shackles when they get into the Christian Examiner
, into the North American Review
, or into any other of the channels of active life.
But the sin of this pulpit is, that it permits you to think.
Now, I value the Sunday for this,--it is one step toward intellect.
The Devil invented work,--I mean forced work.
Heaven is leisure.
When we clutched a day and gave it to the mind, we just redeemed one seventh of the time from the Devil, and gave it to God.
You may use that in two ways.
You may use it as a mere intellectual instrumentality ; but the mere culture of the intellect does not make a man. Take a common man and teach him to read; lift him up into intellectual life, as the newspaper does, as the review does; and take him in the mass,--he will not murder, he will not rob, he will not knock a man down in the highway, the crimes of violence will decrease; but he will steal, he will cheat on the Stock Exchange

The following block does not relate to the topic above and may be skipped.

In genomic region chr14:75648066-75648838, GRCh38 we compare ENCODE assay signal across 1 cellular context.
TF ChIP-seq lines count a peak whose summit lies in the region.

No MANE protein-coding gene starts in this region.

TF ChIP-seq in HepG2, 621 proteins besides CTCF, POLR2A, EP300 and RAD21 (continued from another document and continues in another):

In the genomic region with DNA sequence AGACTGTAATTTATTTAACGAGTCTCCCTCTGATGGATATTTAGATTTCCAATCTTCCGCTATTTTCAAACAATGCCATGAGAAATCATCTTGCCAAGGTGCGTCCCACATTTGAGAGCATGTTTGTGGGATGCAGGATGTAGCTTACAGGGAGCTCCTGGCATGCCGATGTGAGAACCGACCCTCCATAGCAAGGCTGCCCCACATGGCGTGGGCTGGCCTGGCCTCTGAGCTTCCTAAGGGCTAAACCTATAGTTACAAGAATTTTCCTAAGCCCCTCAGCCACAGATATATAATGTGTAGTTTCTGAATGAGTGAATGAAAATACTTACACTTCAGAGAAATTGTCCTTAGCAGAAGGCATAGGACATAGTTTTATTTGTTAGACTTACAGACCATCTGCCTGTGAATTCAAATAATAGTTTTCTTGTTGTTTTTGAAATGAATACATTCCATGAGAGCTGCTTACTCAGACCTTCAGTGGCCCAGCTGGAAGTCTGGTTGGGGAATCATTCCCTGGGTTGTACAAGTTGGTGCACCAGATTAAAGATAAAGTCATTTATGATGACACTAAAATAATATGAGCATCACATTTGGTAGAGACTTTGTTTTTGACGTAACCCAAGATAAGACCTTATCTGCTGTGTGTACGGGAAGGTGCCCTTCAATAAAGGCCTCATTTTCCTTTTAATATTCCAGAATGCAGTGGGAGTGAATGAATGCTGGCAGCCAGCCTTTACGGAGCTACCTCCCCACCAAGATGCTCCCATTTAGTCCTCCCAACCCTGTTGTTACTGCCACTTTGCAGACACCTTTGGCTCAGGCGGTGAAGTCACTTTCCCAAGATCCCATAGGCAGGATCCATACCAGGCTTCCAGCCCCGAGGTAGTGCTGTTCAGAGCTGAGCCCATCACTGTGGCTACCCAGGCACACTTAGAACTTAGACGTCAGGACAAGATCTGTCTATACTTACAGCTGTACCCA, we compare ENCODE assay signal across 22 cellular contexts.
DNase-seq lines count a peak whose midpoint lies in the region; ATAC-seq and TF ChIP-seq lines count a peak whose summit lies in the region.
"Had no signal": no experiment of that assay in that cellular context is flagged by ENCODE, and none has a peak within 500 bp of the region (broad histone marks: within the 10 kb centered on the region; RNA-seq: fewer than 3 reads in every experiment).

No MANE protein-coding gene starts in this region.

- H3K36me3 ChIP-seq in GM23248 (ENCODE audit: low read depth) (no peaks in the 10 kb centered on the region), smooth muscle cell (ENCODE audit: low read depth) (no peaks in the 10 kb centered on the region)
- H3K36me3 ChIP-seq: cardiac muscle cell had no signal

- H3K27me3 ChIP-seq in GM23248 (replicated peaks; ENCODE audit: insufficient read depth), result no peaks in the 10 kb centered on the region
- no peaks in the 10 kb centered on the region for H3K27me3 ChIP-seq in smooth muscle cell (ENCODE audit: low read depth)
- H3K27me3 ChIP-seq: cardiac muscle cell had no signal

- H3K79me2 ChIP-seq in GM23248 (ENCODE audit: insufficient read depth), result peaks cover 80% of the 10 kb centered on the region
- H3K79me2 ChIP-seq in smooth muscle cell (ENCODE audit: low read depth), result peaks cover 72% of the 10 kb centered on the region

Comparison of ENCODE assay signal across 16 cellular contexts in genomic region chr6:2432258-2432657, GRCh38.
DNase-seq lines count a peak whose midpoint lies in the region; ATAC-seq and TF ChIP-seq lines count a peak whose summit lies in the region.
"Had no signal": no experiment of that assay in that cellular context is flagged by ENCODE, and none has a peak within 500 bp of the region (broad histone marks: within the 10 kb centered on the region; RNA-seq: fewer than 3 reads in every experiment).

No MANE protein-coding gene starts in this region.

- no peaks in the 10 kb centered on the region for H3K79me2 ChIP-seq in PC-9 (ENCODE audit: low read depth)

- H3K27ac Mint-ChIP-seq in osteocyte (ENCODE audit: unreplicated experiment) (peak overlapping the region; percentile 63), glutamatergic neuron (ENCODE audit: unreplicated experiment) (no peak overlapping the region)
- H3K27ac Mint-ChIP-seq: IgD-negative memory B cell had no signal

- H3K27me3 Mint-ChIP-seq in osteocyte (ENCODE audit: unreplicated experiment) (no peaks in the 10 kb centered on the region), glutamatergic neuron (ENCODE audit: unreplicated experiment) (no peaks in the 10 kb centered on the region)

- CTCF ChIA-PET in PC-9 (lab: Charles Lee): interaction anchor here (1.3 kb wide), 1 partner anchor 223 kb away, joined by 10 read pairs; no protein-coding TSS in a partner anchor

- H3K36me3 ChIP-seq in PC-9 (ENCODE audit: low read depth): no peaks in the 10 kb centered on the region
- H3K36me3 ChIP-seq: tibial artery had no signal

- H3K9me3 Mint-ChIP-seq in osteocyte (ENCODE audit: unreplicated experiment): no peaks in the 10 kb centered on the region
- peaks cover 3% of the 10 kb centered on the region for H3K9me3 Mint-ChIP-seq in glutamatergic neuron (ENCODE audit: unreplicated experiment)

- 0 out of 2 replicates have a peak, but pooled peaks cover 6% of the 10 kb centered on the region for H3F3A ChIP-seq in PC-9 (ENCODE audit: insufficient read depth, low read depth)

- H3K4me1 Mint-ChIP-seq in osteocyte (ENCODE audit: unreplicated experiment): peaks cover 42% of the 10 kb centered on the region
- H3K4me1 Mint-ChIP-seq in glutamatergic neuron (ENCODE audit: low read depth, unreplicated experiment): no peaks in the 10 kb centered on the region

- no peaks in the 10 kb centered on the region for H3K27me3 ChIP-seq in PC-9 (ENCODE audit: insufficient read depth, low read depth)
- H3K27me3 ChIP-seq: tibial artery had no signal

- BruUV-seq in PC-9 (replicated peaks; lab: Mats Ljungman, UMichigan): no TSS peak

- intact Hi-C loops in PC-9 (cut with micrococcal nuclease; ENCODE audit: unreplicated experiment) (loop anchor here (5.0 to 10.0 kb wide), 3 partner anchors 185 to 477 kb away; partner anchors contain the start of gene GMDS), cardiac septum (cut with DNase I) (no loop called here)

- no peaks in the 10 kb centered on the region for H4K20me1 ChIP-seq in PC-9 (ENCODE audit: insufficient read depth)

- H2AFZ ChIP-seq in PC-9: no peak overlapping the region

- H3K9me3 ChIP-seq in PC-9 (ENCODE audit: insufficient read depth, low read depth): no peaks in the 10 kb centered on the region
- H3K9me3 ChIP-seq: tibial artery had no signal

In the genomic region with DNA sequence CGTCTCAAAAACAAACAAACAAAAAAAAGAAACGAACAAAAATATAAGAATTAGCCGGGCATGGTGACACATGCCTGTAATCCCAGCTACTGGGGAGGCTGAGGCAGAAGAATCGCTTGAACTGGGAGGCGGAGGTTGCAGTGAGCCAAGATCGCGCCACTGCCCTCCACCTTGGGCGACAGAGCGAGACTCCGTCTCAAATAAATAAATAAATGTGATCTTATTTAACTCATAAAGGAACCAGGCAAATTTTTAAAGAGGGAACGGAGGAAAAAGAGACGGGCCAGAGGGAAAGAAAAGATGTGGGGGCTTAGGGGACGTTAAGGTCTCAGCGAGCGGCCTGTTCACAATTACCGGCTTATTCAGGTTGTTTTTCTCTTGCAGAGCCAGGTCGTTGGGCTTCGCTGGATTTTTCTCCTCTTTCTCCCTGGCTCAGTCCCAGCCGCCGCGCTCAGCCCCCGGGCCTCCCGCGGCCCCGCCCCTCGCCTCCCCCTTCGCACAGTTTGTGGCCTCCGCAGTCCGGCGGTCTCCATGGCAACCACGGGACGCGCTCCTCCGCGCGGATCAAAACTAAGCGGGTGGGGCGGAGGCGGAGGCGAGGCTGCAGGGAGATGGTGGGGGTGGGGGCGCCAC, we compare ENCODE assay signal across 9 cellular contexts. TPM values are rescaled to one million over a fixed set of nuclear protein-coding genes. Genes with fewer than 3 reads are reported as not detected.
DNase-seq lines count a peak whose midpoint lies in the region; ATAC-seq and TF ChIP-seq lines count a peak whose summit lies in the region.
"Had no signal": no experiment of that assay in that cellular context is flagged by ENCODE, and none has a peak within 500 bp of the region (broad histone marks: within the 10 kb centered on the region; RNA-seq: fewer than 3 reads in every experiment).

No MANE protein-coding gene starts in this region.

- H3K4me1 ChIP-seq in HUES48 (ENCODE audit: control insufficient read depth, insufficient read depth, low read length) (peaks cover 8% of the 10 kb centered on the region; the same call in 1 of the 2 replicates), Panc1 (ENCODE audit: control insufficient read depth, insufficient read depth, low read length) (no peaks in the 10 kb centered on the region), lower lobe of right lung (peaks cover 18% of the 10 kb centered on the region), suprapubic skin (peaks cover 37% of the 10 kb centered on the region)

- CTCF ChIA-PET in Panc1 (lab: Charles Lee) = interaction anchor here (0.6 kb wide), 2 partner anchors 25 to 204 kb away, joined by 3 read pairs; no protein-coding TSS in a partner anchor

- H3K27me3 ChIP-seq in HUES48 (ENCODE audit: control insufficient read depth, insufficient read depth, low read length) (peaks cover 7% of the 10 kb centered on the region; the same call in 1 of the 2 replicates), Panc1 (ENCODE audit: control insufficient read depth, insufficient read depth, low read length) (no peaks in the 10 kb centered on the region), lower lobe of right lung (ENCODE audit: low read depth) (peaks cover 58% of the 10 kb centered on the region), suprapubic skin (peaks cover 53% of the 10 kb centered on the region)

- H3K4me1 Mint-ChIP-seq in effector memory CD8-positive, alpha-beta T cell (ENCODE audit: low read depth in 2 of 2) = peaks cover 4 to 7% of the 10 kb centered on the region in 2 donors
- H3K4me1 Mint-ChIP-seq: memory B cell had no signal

The channel of the intellect becomes the channel in which his character and nature move.
Now, the world
has reached that point.
The press has done its work marvellously well.
Politics has done its work; it has taken the vassal and lifted him up into a voter; it has taken the mere plodder in the ditch and lifted him up into a man whose thought makes industry gainful and wealth more safe.
So far you have done a great deal.
Now what you want in addition is a literature that has a moral purpose,--that is, you want a pulpit.
In order to that, it must cover the whole sphere of intellectual life,--sanitary questions, social questions, health of the body, marriage, slavery, labor, the owning of land, temperance, the laws of society, the condition of woman, the nature of government, the responsibility to law, the right of a majority, how far a minority need to yield.
All these are the moral questions of our day,--not